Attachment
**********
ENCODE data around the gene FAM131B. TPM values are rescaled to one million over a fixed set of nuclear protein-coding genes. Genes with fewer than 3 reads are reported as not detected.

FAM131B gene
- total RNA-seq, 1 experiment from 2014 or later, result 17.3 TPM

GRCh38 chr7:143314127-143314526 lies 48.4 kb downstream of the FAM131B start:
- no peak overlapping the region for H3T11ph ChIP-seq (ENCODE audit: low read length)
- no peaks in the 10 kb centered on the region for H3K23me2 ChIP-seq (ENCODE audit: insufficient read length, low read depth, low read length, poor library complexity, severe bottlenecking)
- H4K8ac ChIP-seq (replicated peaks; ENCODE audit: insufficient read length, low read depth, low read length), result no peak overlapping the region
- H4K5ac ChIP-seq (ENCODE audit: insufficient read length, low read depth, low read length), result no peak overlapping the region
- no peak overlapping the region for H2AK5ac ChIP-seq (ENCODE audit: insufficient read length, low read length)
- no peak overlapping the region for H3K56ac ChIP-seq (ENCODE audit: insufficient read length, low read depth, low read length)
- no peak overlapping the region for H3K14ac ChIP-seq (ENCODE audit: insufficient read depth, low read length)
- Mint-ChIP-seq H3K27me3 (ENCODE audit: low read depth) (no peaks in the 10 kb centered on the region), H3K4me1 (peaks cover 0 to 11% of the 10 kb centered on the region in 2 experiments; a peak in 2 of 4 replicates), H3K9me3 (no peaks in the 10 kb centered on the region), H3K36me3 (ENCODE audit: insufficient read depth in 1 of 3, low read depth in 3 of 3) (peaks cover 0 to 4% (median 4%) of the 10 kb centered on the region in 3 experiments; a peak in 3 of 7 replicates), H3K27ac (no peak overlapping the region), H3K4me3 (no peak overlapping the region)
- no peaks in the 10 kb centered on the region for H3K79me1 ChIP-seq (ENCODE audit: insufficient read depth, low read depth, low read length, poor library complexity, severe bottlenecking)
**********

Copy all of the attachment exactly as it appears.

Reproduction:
ENCODE data around the gene FAM131B. TPM values are rescaled to one million over a fixed set of nuclear protein-coding genes. Genes with fewer than 3 reads are reported as not detected.

FAM131B gene
- total RNA-seq, 1 experiment from 2014 or later, result 17.3 TPM

GRCh38 chr7:143314127-143314526 lies 48.4 kb downstream of the FAM131B start:
- no peak overlapping the region for H3T11ph ChIP-seq (ENCODE audit: low read length)
- no peaks in the 10 kb centered on the region for H3K23me2 ChIP-seq (ENCODE audit: insufficient read length, low read depth, low read length, poor library complexity, severe bottlenecking)
- H4K8ac ChIP-seq (replicated peaks; ENCODE audit: insufficient read length, low read depth, low read length), result no peak overlapping the region
- H4K5ac ChIP-seq (ENCODE audit: insufficient read length, low read depth, low read length), result no peak overlapping the region
- no peak overlapping the region for H2AK5ac ChIP-seq (ENCODE audit: insufficient read length, low read length)
- no peak overlapping the region for H3K56ac ChIP-seq (ENCODE audit: insufficient read length, low read depth, low read length)
- no peak overlapping the region for H3K14ac ChIP-seq (ENCODE audit: insufficient read depth, low read length)
- Mint-ChIP-seq H3K27me3 (ENCODE audit: low read depth) (no peaks in the 10 kb centered on the region), H3K4me1 (peaks cover 0 to 11% of the 10 kb centered on the region in 2 experiments; a peak in 2 of 4 replicates), H3K9me3 (no peaks in the 10 kb centered on the region), H3K36me3 (ENCODE audit: insufficient read depth in 1 of 3, low read depth in 3 of 3) (peaks cover 0 to 4% (median 4%) of the 10 kb centered on the region in 3 experiments; a peak in 3 of 7 replicates), H3K27ac (no peak overlapping the region), H3K4me3 (no peak overlapping the region)
- no peaks in the 10 kb centered on the region for H3K79me1 ChIP-seq (ENCODE audit: insufficient read depth, low read depth, low read length, poor library complexity, severe bottlenecking)